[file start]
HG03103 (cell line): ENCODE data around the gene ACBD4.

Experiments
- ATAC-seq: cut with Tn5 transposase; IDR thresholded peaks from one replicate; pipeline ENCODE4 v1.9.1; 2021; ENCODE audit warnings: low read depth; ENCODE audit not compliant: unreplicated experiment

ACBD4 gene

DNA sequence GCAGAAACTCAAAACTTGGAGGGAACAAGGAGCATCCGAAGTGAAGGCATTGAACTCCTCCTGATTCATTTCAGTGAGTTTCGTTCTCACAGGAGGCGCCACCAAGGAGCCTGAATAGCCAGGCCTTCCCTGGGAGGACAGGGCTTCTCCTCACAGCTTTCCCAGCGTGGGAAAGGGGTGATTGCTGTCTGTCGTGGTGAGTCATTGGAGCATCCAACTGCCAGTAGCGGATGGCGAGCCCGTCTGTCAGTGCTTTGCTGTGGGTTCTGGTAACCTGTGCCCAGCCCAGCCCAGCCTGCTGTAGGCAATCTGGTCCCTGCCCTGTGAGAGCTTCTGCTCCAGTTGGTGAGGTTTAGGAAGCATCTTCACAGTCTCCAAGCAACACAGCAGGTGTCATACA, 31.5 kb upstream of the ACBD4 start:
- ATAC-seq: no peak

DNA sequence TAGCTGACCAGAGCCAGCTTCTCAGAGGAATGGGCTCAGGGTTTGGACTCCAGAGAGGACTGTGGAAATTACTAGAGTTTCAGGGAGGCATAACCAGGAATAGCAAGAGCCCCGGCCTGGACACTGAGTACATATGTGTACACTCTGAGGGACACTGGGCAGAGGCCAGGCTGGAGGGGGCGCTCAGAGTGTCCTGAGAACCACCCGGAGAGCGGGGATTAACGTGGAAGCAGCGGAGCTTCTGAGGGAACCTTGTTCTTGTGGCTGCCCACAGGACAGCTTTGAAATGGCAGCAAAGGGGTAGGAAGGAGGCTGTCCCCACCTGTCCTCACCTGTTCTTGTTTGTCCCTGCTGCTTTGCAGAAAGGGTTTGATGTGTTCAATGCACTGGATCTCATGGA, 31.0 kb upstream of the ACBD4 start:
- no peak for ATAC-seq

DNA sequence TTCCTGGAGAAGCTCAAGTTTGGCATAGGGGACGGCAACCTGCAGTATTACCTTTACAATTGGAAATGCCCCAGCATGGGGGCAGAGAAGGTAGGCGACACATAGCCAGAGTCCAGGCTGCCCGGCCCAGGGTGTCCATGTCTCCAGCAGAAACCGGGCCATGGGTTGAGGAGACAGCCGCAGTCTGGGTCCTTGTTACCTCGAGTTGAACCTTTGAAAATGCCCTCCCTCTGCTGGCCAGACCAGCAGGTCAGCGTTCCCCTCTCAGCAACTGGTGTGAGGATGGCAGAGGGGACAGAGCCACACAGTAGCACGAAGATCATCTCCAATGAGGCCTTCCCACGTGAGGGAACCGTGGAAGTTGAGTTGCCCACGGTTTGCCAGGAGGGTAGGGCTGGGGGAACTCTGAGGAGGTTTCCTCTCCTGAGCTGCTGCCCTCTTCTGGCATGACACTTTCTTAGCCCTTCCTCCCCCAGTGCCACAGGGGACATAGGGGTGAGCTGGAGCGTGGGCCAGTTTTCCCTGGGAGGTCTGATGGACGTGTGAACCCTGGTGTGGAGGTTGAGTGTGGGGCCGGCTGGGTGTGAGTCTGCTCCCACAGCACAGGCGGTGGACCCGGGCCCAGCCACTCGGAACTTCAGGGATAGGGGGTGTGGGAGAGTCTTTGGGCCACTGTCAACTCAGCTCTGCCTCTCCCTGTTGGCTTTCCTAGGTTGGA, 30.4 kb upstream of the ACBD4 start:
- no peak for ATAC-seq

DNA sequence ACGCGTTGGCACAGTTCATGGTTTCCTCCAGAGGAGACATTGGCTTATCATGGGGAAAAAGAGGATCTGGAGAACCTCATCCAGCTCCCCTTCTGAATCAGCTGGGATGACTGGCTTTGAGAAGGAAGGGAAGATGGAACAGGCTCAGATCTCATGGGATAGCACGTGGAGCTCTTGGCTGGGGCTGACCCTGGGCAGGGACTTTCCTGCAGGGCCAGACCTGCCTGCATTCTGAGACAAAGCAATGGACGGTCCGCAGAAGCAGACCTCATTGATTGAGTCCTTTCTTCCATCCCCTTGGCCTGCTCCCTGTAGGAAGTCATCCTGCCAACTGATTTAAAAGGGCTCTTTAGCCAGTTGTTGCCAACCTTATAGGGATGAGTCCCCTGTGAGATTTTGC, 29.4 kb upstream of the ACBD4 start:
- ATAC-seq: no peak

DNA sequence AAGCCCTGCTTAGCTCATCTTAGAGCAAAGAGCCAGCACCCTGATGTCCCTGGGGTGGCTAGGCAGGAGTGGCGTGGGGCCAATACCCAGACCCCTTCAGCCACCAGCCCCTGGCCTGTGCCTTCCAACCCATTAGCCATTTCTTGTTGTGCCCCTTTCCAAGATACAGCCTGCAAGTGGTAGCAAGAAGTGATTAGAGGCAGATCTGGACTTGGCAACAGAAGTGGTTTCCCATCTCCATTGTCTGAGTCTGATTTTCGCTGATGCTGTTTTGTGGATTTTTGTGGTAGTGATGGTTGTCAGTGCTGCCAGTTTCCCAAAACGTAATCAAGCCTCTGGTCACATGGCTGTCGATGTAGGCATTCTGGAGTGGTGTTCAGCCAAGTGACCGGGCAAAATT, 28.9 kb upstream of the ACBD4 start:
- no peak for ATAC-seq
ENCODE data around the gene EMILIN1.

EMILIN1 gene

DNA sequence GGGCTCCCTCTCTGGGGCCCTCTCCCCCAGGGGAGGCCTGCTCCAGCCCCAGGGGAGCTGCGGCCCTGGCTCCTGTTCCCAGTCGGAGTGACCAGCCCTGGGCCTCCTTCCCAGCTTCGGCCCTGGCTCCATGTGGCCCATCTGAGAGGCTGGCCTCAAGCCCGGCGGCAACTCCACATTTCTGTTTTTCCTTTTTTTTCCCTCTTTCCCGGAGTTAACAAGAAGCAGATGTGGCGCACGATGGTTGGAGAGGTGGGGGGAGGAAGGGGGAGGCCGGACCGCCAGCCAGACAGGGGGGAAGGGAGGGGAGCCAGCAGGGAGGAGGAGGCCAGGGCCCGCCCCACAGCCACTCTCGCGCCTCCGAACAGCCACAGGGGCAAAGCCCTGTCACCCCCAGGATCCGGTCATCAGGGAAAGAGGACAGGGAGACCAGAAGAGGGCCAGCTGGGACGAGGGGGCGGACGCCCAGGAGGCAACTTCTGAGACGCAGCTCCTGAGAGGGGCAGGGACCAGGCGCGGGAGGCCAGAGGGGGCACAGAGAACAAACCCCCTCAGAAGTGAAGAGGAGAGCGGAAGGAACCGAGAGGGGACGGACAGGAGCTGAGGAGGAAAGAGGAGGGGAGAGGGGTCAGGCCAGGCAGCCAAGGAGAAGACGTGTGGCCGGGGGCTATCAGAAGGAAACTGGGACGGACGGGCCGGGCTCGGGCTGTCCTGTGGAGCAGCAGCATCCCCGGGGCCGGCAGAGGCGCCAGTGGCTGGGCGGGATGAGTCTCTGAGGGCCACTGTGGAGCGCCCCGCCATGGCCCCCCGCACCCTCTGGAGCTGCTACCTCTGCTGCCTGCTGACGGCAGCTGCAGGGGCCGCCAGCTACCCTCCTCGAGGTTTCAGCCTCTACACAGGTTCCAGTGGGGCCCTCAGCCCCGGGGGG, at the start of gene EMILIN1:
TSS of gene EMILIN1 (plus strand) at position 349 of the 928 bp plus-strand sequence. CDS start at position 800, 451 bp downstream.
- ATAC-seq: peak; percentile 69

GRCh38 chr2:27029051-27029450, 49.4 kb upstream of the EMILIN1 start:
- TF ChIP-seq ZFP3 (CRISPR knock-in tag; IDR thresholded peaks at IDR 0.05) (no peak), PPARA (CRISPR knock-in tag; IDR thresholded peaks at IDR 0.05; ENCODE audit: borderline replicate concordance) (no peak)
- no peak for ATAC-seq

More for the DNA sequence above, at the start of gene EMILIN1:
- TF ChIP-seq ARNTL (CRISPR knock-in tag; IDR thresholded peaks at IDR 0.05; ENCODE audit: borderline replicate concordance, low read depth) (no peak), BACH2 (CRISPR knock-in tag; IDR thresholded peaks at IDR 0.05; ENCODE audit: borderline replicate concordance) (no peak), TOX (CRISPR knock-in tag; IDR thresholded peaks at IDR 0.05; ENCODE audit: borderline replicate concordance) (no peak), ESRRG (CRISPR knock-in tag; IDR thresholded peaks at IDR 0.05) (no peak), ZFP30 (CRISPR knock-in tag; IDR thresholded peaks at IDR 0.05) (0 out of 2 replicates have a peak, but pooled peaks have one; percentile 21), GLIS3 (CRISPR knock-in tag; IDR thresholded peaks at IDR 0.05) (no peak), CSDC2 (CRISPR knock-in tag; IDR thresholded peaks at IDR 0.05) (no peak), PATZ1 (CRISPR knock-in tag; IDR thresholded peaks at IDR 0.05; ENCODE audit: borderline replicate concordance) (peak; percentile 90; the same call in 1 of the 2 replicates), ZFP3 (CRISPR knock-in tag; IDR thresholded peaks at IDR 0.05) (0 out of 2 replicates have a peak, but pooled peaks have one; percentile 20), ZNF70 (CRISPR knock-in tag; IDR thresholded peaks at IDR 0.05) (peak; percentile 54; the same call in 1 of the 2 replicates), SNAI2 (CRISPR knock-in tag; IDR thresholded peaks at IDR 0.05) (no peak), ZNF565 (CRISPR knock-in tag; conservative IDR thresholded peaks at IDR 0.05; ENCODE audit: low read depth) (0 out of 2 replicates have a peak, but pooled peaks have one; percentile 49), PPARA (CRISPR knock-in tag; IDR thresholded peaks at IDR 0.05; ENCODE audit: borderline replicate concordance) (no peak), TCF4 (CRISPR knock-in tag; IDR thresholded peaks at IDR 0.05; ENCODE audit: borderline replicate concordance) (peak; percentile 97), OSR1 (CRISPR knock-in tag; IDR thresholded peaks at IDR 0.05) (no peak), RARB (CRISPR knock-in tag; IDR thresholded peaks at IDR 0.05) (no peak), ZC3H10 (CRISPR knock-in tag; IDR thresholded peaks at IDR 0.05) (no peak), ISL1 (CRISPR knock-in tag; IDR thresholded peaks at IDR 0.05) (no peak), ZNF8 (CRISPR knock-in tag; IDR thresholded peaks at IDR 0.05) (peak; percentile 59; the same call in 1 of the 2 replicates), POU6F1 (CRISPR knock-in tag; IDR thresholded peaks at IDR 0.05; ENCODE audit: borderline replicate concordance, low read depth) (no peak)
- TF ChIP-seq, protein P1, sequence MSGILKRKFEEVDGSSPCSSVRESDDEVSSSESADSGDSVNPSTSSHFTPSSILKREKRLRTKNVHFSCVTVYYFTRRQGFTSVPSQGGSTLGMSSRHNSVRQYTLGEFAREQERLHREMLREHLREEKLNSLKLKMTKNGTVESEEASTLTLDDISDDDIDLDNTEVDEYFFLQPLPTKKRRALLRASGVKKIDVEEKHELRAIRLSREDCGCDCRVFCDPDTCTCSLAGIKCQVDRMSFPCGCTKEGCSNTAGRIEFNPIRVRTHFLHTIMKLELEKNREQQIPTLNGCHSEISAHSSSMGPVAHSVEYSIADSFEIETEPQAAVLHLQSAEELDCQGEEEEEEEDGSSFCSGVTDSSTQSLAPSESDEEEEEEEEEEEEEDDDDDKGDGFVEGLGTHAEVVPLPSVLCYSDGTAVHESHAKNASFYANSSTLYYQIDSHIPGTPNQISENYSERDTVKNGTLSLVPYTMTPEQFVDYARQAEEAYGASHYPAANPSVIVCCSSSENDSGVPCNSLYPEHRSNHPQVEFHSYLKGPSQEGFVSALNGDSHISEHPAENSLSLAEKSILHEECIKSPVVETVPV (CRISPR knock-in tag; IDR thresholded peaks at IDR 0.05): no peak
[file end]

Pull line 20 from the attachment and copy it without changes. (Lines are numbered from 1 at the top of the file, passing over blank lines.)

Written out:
GRCh38 chr2:27029051-27029450, 49.4 kb upstream of the EMILIN1 start: